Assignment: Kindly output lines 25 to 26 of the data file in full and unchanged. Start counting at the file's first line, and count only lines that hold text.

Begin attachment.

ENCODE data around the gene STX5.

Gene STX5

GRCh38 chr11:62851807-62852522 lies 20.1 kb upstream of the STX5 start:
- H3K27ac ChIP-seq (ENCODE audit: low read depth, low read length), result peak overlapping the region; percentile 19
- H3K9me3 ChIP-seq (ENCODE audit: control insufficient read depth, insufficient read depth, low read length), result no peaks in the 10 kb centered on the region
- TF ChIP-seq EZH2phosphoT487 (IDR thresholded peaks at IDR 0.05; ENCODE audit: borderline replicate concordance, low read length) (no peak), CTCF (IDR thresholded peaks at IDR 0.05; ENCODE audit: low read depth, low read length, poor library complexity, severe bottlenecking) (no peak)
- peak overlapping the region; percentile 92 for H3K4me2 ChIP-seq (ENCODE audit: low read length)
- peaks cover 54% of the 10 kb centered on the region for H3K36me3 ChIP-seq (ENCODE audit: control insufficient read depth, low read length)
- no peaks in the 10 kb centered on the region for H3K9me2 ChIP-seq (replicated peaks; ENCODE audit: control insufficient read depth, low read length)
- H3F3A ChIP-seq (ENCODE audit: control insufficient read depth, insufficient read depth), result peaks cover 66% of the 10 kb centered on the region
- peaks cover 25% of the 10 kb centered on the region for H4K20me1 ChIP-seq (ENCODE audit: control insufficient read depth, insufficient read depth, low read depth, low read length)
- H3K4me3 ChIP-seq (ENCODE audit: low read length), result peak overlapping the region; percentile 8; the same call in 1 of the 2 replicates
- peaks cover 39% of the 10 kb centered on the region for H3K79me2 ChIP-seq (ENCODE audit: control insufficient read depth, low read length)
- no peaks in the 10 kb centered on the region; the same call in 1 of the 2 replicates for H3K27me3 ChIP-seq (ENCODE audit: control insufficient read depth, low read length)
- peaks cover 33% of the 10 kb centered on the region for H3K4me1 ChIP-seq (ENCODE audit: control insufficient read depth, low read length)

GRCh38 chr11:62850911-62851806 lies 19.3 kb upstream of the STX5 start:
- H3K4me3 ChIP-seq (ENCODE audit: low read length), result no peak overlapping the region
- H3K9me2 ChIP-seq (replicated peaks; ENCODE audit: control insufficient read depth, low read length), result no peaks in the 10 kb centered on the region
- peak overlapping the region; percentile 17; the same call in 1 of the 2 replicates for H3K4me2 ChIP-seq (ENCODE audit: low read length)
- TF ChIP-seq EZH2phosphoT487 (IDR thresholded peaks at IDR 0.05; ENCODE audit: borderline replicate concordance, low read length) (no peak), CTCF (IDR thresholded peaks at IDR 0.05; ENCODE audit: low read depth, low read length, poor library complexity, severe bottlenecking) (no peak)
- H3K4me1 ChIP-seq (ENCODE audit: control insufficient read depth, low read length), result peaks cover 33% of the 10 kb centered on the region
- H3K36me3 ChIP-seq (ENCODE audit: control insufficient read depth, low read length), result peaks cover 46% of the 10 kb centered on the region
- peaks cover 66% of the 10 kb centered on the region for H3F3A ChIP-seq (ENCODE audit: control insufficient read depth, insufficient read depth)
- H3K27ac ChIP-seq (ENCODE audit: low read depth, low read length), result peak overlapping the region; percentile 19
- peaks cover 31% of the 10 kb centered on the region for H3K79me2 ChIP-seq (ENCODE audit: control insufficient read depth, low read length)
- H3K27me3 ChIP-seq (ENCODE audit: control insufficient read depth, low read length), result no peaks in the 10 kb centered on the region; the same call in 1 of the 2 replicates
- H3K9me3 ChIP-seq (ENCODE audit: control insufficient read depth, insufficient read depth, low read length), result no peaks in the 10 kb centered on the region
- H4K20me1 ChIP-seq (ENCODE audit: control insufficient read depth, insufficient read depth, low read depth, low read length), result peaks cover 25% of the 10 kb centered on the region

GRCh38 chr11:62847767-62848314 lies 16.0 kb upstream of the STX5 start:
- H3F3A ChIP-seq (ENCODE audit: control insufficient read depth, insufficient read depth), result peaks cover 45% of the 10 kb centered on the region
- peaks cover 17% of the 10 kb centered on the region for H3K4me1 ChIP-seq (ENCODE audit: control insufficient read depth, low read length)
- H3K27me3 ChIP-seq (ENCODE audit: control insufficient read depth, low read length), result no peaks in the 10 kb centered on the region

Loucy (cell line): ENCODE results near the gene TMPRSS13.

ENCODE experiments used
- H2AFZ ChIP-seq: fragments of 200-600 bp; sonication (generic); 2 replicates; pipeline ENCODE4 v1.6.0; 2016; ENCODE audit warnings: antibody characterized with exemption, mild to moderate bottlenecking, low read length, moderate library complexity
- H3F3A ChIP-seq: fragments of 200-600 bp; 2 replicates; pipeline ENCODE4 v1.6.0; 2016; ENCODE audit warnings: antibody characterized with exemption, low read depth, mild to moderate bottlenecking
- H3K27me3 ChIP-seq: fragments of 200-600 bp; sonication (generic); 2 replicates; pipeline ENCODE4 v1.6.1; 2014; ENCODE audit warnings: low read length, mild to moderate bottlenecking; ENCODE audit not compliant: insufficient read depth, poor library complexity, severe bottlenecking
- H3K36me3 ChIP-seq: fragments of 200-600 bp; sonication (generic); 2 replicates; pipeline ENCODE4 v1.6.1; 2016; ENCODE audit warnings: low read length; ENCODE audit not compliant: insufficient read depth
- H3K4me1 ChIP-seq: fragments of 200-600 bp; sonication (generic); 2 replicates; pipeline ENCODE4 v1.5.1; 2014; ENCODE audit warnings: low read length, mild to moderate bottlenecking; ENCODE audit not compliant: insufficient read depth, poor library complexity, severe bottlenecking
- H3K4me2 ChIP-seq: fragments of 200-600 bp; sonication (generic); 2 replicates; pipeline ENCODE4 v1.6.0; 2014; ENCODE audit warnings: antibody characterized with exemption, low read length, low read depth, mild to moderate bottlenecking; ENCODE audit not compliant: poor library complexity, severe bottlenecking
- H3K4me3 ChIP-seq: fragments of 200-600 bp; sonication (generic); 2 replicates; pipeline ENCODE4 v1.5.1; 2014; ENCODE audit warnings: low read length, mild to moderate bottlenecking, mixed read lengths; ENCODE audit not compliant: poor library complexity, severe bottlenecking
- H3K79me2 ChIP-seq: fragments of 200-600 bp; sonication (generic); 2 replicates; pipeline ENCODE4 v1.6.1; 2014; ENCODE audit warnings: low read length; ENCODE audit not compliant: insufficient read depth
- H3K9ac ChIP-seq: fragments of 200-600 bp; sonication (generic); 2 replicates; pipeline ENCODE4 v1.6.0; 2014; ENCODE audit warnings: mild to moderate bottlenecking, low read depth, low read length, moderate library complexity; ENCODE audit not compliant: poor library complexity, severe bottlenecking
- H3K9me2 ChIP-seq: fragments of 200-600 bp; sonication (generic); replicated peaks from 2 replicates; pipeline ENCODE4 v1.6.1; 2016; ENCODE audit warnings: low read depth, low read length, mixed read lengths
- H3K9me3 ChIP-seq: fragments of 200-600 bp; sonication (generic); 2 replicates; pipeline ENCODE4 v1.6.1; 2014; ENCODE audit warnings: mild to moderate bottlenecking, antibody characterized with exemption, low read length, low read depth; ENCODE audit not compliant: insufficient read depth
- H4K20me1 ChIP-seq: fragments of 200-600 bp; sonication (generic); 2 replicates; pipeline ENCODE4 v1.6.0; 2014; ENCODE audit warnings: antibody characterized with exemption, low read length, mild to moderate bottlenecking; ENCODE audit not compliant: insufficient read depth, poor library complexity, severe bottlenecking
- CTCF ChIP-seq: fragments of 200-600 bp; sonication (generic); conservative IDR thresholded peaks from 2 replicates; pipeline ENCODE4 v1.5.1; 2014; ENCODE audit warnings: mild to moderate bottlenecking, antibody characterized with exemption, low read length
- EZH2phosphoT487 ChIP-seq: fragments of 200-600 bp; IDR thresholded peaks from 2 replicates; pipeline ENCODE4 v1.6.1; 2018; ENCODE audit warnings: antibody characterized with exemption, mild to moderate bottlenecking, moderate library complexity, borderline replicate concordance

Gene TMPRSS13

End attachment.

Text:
- peaks cover 31% of the 10 kb centered on the region for H3K79me2 ChIP-seq (ENCODE audit: control insufficient read depth, low read length)
- H3K27me3 ChIP-seq (ENCODE audit: control insufficient read depth, low read length), result no peaks in the 10 kb centered on the region; the same call in 1 of the 2 replicates